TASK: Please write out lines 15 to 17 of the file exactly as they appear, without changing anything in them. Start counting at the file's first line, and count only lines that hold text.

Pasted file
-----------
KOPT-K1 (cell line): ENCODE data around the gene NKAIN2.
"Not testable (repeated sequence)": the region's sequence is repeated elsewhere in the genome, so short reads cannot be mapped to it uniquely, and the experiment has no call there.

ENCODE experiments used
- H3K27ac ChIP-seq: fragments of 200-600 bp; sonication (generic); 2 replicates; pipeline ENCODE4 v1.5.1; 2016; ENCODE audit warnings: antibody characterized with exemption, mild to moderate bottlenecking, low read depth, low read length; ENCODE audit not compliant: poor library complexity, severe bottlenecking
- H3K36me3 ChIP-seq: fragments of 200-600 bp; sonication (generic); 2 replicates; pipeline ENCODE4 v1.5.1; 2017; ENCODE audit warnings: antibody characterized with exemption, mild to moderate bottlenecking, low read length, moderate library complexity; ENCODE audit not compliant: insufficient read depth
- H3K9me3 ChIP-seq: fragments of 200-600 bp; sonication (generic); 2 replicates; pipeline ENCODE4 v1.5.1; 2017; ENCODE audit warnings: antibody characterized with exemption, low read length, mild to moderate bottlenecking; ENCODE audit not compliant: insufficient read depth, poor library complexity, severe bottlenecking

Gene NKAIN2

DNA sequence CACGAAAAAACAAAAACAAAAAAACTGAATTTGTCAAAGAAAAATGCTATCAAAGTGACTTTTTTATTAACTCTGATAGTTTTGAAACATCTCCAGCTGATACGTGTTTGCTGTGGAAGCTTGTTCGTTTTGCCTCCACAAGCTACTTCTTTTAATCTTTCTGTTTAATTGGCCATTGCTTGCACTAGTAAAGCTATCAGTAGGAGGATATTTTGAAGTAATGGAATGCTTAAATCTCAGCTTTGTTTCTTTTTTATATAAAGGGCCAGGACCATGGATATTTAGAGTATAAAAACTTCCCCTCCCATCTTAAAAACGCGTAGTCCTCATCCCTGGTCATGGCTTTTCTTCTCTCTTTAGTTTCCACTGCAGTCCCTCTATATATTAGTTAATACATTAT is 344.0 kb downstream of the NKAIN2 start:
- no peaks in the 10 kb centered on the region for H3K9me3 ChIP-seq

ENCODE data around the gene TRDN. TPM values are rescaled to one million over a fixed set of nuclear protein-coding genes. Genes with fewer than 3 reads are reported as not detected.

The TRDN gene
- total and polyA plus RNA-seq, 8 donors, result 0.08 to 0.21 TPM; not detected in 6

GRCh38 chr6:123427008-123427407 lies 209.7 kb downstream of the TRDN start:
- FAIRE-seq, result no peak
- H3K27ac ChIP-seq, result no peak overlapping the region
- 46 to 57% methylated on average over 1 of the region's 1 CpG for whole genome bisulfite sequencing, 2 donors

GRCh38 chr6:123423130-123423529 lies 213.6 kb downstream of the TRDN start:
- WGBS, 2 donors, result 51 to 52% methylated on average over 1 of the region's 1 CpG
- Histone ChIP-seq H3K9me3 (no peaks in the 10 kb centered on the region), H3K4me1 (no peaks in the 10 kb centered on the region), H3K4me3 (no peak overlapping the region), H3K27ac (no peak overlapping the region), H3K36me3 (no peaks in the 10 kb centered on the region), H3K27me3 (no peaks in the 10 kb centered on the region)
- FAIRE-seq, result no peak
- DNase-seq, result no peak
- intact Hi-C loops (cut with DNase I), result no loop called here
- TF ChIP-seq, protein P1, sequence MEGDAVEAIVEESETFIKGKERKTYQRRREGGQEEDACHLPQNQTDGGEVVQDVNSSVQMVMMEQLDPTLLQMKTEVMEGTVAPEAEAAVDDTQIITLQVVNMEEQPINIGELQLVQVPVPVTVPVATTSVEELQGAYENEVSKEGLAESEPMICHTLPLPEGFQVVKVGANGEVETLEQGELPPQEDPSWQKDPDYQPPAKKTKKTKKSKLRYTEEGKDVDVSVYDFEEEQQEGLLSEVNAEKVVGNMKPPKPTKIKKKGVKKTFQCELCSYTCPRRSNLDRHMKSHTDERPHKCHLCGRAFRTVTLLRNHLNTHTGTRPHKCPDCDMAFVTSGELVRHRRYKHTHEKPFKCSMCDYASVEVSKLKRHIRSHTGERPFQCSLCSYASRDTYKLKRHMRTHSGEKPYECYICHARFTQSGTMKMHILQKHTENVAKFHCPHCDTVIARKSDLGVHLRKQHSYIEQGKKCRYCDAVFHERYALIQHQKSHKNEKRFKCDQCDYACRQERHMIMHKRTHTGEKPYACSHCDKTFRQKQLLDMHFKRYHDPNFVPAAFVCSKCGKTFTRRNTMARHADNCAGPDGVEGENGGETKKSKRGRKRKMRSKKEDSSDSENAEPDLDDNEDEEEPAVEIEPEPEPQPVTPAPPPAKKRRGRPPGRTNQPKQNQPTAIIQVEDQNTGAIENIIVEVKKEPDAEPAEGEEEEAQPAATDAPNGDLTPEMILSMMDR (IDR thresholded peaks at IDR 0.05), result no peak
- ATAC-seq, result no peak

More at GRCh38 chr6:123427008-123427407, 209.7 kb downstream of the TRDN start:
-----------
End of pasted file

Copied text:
- H3K27ac ChIP-seq, result no peak overlapping the region
- 46 to 57% methylated on average over 1 of the region's 1 CpG for whole genome bisulfite sequencing, 2 donors

GRCh38 chr6:123423130-123423529 lies 213.6 kb downstream of the TRDN start: